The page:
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A federal judge has ruled against Google (NSDQ: GOOG) in its long-standing attempt to expand a plan to scan and then distribute millions of books online. Google was sued by the Authors’ Guild and the Association of American Publishers back in 2004, with the writers’ groups saying that the company’s Google Books site broke copyright laws. The two sides settled their dispute in 2008, but revised that initial settlement in fall 2009 in response to objections from the Justice Department and competitors, who claimed that the initial settlement gave Google too much control over the electronic distribution of in-copyright, out-of-print books.
In an opinion issued today, U.S. Circuit Judge Denny Chin said the new settlement remained too favorable to Google. “The [settlement] would give Google a significant advantage over competitors, rewarding it for engaging in wholesale copying of copyrighted works without permission, while releasing claims well beyond those presented in the case,” Chin wrote.
Chin suggested that Google and the publishers could solve many of the problems with the settlement by changing from a system where authors must “opt out” to keep their content out of Google Books, to a system where they would “opt in.” Now Google and the publishers will have to decide whether to revise the settlement and re-submit it to Chin, or appeal Chin’s decision to a higher court.
Parts of the opinion suggest that Chin is bothered that Google kicked off Google Books without asking permission from authors first. If it wasn’t for the settlement, Google would have “no colorable defense” in a copyright lawsuit, Chin writes, yet the proposed settlement would have granted Google “control over the digital commercialization of millions of books, including orphan books and other unclaimed works. And it would do so even though Google engaged in wholesale, blatant copying, without first obtaining copyight permissions.”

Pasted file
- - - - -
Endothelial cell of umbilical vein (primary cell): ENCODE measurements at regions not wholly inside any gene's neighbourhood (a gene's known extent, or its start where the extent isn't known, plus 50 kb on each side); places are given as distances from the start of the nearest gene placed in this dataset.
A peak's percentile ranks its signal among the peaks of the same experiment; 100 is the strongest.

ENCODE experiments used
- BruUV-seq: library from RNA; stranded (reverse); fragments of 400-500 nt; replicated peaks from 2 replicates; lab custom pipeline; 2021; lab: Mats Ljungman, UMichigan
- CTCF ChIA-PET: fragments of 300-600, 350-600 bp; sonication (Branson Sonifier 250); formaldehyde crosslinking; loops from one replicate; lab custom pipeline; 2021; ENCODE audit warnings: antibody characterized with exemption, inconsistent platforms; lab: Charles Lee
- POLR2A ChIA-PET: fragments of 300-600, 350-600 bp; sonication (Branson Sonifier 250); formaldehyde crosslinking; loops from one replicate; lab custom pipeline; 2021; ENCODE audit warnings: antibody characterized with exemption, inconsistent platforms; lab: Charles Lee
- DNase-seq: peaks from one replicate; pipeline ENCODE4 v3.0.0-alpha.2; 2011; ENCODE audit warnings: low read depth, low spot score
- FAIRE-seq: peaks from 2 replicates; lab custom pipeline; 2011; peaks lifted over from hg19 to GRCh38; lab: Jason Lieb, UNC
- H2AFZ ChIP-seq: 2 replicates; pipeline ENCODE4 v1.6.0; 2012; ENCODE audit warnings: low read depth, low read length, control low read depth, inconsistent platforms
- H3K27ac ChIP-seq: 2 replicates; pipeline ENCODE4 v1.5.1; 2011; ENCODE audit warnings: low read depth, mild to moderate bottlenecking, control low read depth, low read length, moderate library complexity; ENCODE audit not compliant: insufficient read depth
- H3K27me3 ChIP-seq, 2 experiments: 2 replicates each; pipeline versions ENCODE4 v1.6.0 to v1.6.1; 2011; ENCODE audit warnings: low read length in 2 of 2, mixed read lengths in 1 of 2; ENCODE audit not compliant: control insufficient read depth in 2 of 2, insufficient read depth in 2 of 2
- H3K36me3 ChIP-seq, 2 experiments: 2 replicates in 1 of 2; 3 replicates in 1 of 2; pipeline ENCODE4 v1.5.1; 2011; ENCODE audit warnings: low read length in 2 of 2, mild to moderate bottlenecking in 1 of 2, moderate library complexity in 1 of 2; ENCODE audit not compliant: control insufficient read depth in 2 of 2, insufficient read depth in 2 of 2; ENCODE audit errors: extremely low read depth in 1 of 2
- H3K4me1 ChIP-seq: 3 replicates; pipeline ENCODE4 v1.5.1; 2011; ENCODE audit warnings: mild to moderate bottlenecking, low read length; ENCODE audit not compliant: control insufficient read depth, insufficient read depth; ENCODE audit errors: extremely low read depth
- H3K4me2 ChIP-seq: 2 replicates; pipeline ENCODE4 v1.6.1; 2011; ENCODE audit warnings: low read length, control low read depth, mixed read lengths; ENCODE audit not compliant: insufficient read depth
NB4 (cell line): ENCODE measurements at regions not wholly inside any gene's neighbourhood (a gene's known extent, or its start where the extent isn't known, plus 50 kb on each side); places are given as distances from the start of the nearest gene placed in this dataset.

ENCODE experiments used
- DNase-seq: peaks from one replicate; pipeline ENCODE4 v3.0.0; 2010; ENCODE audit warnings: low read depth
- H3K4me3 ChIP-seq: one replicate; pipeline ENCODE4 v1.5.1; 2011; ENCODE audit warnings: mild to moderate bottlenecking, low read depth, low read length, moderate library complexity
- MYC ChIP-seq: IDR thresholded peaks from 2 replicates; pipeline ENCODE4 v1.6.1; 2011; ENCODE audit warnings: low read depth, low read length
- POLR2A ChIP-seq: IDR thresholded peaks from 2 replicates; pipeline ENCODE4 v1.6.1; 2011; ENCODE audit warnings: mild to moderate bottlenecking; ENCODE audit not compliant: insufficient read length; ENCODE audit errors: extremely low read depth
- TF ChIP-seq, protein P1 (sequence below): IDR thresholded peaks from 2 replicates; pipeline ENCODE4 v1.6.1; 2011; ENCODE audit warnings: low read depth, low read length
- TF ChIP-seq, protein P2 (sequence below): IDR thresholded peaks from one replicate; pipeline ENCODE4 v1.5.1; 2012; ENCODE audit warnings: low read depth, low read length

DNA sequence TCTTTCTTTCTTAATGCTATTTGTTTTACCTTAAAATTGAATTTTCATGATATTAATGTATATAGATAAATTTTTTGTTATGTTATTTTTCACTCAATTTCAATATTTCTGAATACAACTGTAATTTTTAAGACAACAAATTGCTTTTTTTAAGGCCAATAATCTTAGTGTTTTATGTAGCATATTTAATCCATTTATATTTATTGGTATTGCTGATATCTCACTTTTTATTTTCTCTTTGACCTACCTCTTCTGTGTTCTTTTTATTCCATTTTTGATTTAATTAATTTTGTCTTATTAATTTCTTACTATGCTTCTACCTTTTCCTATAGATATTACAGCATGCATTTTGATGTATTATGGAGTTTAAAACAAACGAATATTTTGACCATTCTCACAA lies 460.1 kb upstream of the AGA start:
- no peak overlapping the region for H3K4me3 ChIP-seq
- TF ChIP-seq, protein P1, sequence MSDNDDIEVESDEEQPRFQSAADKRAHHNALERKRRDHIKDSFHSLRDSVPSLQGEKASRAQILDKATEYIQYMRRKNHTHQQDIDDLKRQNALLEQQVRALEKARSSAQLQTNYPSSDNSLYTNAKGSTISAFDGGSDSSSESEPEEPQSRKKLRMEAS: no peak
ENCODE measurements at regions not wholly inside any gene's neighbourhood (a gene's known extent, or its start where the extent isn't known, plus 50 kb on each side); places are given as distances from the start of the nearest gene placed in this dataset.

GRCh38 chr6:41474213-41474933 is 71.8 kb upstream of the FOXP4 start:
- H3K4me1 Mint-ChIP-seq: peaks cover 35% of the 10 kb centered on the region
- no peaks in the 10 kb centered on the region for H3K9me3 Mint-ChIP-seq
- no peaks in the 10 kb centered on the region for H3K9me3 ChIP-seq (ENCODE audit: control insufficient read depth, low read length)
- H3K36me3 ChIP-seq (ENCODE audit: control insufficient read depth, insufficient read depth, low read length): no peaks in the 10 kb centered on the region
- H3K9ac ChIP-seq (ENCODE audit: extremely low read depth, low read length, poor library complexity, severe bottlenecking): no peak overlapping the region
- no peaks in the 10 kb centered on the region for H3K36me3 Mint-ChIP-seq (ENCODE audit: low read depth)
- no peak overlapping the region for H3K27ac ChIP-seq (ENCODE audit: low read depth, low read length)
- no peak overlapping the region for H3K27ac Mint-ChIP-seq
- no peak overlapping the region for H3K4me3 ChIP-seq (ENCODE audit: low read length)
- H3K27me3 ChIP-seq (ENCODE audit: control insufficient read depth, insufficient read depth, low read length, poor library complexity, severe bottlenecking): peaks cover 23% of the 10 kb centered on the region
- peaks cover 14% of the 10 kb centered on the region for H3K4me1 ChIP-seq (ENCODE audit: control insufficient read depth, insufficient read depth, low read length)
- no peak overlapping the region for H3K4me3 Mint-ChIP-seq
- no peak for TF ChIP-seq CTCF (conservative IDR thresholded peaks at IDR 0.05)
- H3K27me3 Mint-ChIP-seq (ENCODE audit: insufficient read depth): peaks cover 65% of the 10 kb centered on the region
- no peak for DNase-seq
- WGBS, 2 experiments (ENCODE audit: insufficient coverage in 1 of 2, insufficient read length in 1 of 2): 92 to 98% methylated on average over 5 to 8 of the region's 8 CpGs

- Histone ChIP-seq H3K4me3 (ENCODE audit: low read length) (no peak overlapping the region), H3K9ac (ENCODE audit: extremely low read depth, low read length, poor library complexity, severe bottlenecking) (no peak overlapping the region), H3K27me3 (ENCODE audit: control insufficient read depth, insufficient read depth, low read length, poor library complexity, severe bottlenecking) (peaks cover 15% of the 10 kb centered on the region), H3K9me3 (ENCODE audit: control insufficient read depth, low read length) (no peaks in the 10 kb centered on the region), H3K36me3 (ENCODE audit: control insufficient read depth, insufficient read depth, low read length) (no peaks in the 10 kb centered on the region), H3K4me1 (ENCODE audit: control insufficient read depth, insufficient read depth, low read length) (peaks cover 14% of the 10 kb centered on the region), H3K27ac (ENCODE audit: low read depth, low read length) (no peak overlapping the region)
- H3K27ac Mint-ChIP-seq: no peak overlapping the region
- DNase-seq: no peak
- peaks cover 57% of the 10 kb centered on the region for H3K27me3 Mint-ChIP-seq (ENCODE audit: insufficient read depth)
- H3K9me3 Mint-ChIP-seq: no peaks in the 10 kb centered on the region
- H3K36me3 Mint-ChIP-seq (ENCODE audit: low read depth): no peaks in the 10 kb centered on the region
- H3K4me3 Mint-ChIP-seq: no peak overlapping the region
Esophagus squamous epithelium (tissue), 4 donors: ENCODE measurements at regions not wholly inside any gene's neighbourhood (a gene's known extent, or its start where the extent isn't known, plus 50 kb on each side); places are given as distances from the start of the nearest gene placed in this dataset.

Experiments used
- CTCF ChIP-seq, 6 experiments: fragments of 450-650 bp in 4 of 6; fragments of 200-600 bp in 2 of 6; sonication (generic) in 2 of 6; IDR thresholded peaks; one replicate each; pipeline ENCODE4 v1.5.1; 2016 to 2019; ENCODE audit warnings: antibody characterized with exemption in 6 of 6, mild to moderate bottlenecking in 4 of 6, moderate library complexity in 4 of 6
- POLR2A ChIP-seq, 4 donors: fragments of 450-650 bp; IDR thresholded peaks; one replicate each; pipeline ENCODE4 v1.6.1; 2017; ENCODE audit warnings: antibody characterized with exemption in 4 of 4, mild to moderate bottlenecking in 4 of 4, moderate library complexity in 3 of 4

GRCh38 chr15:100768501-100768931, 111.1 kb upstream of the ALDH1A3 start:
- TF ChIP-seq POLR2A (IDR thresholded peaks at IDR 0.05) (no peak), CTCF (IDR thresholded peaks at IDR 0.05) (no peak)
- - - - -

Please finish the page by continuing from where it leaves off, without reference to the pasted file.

About 500 comments were submitted to Chin regarding the settlement, with “the vast majority” objecting, Chin noted. Objectors included two major Google competitors, Microsoft (NSDQ: MSFT) and Amazon (NSDQ: AMZN), who complained that the settlement would violate existing copyright law. The class included all U.S. authors with a valid book copyright, but about 6,800 class members opted out, choosing to preserve their rights to negotiate with Google-or sue Google-as individuals.
In the decision, Chin quotes Thomas Rubin, a Microsoft lawyer, who told the court that Google bypassed the “painstaking” and “costly” process of getting permission to scan books. “Google … took a shortcut by copying anything and everything regardless of copyright status,” Rubin stated.
And fundamentally, Chin writes, some of the issues addressed in the settlement-such as creating a marketplace for “orphan works” for situations where copyright owners can’t be found-should be the purview of Congress, not courts.
The settlement would have set up a revenue split between authors and Google in which 70 percent of the revenue from Google Books would have gone to authors and publishers.
In a statement, Google tells us, “This is clearly disappointing, but we’ll review the Court’s decision and consider our options. Like many others, we believe this agreement has the potential to open-up access to millions of books that are currently hard to find in the US today. Regardless of the outcome, we’ll continue to work to make more of the world’s books discoverable online through Google Books and Google eBooks.”
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